By Amarachi Okpunobi
I am Chindu. I am born, raised and made of the street. I do not know my age, all I can tell is that I am getting taller and growing hairs in weird places around my body. I was told that I had no parents ,neither brothers nor sisters. That was what they told me and I believed them. I guess it’s needless doubting such a sad and pathetic story of a little kid. I sleep under the buses in the park. Every morning, I am woken up by the sound of a very big bell that rings in a mighty Church near the park. In the early hours of the morning, people will go into the church and few hours later, they are out and the day breaks. I have no hope of going into such gathering of people. Had it been that I was a beggar, I may have stood by the gate side and asked for alms or maybe a cleaner or any such thing like that but I am none of them. I am not a normal kid, I am only a street kid.
I began to see life in a clearer view years back when I realized that I was actually alone on this place called earth. I knew not my parents or any relations. I found myself in the street, living in the street. Maybe I am that child that had been abandoned by a poor or a desperate mother who also belongs to the street. Maybe, a child that nature has decided to show the face of cruelty. Stories had it that I was a little kid when a mad woman found me in her abode, and nobody could tell of who dropped me. Few months later after I began walking and learning how to use my auditory abilities, I was told she was sent to the land beyond by a vehicle who had failed break as she was about to cross the road leaving me walking slowly behind her. I had always wished that I was crushed alongside with her, that way I won’t have to tell sad stories like this but I am Chindu, I lived on.
The street is not a place anyone would wish for. It is not a pleasant place to dream of. Made of the street, I have heard and seen so many street-like things happening. You wouldn’t dare to witness them, scary and ugly things. I survived from picking wasted food in the pack to begging and to carrying loads for those fragile ladies who are born not with silver spoon rather with golden spoon. Some, I end up picking their pockets. You may judge me, that’s ok. But, before drawing a conclusion about me, try to wear my shoe and feel how much it hurts. These classy ladies I believe are those ones who run the street from their comfortable homes. I bet such people makes money at a flip of their fingers.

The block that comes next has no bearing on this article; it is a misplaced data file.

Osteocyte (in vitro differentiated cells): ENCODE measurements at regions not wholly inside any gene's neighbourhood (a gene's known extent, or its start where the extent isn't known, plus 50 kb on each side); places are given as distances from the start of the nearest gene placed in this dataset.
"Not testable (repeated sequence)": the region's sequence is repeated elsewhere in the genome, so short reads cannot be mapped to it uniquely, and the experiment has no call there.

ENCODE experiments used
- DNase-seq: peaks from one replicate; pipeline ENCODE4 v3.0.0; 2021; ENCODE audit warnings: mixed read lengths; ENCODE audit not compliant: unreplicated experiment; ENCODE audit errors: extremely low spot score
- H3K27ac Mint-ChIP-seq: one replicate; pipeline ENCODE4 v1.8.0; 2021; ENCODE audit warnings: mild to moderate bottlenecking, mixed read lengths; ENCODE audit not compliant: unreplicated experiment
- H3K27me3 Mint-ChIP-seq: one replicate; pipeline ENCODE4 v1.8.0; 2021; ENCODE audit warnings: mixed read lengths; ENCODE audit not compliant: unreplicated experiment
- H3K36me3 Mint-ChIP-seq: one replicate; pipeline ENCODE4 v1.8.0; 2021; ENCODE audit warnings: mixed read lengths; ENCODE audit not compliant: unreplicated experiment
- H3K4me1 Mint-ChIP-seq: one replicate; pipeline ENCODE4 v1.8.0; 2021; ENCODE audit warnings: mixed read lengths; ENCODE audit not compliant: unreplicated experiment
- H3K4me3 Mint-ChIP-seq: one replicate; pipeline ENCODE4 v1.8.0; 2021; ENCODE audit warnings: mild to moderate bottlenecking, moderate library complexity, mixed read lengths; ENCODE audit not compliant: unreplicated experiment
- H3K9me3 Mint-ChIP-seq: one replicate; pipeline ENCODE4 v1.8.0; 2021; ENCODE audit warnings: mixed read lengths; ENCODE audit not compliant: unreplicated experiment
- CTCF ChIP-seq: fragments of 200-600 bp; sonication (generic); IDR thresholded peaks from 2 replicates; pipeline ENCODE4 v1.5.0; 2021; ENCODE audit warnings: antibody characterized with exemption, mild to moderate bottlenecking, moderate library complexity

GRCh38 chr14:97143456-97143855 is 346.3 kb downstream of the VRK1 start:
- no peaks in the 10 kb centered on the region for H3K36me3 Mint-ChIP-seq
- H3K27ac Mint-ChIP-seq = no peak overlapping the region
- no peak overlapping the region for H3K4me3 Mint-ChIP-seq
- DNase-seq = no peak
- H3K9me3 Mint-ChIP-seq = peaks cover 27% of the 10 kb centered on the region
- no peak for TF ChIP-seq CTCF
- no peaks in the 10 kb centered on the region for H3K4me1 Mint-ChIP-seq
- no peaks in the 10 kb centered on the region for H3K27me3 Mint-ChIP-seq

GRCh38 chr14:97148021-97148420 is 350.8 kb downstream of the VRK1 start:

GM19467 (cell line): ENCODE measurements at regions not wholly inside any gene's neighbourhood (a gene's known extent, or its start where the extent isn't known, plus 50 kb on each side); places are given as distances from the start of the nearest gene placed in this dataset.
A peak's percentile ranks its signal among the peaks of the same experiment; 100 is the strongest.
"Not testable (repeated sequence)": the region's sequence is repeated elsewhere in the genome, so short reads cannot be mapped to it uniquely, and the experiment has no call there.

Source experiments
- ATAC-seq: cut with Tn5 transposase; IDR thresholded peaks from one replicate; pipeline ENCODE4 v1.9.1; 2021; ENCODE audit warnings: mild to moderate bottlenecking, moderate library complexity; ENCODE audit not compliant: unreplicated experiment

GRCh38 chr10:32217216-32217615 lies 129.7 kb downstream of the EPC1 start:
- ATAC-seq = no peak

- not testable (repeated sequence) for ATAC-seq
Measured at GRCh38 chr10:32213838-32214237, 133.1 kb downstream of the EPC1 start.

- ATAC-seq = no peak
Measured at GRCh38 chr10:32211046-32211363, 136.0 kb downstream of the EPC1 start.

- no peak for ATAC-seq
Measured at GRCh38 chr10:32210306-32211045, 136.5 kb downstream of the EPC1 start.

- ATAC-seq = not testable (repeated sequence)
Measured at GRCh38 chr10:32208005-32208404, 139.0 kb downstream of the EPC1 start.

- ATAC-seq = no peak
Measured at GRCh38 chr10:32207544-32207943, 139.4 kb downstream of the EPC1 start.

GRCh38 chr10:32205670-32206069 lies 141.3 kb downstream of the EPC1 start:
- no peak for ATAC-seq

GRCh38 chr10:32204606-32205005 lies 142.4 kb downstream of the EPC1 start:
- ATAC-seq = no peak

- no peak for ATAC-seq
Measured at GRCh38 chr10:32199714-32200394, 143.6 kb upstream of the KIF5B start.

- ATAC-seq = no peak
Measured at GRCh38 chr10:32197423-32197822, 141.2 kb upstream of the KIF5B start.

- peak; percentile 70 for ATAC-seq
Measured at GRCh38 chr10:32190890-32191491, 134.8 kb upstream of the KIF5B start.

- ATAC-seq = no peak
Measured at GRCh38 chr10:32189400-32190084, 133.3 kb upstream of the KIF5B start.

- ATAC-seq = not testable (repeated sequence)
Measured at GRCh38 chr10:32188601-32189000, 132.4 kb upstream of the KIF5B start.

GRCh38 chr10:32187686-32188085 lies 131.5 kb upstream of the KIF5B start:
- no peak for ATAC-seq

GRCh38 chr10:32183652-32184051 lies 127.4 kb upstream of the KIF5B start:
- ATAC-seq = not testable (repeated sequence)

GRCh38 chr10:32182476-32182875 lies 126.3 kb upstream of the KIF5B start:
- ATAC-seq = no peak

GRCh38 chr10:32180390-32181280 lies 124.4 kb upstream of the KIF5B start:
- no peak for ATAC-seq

It is so sad and frustrating that the park where I passed my night has become an easy and fast route for a quickie. The street walkers pay the security men and most times, these men insist on getting their own portion of the night dish before granting their permission. I have no problem with this, but the jerking of the vehicles and the noisy groaning and moaning of the both parties in the empty vehicles gave me sleepless nights and always left my eyes dancing de ja vu. I do not judge these men and women who have decided to give me sleepless nights even under the cold. I have come to learn that we all will always have an excuse to give at every action we make even when we know it’s not enough to justify us. Who then will judge whether a reason you have is valid enough to make a stupid decision? That is life for you and me. It’s a personal business. You make your decisions and choices. Any other interference doesn’t matter without your permission.
Talking about the ugly things that happen, quickie is no way measured to some others I have seen. So many molestations, so many sexual harzards. There was this night I had an eye sore. One that really left tears in my eyes is the case if Idimma. A young girl, almost the same height as me. I was sure I had seen her during the day hawking groundnuts and cashew nuts. I had sat under the bridge waiting for sleep to call but it seemed like the heavens had shut the gate of sleep. I sat down watching vehicles zoom in different directions in a very high speed. I imagined how one of them must have crushed my foster mother. My mind wallowed in emptiness but still filled with great dreams. What if I was born in one of those families that have luxury? What if I was even born to one of those hawkers who roam during the day and night. I imagined being in that big screen where every passerby would at least see my face and make a compulsory halt. Maybe I would be the governor, senator or even the president. I journeyed in the world of fantasy with big dreams. The tears and fainting cries of Idimma and the raging voices of some angry and heartless men drove me back to reality.